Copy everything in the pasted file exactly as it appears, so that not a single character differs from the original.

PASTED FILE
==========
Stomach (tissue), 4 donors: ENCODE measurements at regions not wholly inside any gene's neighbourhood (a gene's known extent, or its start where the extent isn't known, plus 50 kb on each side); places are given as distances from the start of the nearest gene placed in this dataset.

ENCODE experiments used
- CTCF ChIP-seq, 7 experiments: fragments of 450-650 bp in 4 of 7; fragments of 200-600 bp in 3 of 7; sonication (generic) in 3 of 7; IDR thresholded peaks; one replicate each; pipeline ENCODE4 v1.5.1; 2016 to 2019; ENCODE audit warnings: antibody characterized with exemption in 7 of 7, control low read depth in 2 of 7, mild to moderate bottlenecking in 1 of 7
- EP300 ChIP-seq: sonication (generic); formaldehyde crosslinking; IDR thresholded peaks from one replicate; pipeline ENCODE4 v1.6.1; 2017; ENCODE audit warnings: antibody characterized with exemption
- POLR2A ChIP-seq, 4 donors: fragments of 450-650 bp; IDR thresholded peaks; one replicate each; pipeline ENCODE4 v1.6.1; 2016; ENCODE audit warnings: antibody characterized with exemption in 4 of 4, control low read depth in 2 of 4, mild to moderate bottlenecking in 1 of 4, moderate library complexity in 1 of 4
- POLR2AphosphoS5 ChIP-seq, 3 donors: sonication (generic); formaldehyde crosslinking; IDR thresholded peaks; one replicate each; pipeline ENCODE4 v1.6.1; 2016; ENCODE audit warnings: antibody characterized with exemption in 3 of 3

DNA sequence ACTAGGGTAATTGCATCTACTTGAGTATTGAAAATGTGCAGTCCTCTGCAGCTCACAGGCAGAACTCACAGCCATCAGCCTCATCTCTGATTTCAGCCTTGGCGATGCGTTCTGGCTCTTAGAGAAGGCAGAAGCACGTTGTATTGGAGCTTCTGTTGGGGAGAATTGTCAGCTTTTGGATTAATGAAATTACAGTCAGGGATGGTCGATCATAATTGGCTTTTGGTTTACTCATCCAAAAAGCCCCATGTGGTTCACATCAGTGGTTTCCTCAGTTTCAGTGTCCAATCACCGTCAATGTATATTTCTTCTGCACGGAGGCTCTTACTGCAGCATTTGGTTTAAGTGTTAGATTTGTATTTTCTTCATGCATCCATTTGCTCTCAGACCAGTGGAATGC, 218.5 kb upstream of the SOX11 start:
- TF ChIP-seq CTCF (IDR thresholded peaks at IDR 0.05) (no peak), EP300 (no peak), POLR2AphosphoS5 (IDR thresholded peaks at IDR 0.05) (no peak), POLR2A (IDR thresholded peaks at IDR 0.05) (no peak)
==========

Stomach (tissue), 4 donors: ENCODE measurements at regions not wholly inside any gene's neighbourhood (a gene's known extent, or its start where the extent isn't known, plus 50 kb on each side); places are given as distances from the start of the nearest gene placed in this dataset.

ENCODE experiments used
- CTCF ChIP-seq, 7 experiments: fragments of 450-650 bp in 4 of 7; fragments of 200-600 bp in 3 of 7; sonication (generic) in 3 of 7; IDR thresholded peaks; one replicate each; pipeline ENCODE4 v1.5.1; 2016 to 2019; ENCODE audit warnings: antibody characterized with exemption in 7 of 7, control low read depth in 2 of 7, mild to moderate bottlenecking in 1 of 7
- EP300 ChIP-seq: sonication (generic); formaldehyde crosslinking; IDR thresholded peaks from one replicate; pipeline ENCODE4 v1.6.1; 2017; ENCODE audit warnings: antibody characterized with exemption
- POLR2A ChIP-seq, 4 donors: fragments of 450-650 bp; IDR thresholded peaks; one replicate each; pipeline ENCODE4 v1.6.1; 2016; ENCODE audit warnings: antibody characterized with exemption in 4 of 4, control low read depth in 2 of 4, mild to moderate bottlenecking in 1 of 4, moderate library complexity in 1 of 4
- POLR2AphosphoS5 ChIP-seq, 3 donors: sonication (generic); formaldehyde crosslinking; IDR thresholded peaks; one replicate each; pipeline ENCODE4 v1.6.1; 2016; ENCODE audit warnings: antibody characterized with exemption in 3 of 3

DNA sequence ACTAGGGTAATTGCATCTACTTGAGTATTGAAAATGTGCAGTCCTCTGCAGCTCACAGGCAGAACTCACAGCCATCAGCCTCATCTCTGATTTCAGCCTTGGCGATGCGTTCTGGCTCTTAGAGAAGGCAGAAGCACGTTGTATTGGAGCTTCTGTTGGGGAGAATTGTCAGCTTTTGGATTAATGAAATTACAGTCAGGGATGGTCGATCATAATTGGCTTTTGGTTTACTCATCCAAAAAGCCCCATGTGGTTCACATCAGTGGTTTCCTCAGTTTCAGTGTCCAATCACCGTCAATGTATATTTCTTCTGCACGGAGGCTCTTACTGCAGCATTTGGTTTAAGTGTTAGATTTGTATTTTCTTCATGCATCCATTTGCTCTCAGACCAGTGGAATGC, 218.5 kb upstream of the SOX11 start:
- TF ChIP-seq CTCF (IDR thresholded peaks at IDR 0.05) (no peak), EP300 (no peak), POLR2AphosphoS5 (IDR thresholded peaks at IDR 0.05) (no peak), POLR2A (IDR thresholded peaks at IDR 0.05) (no peak)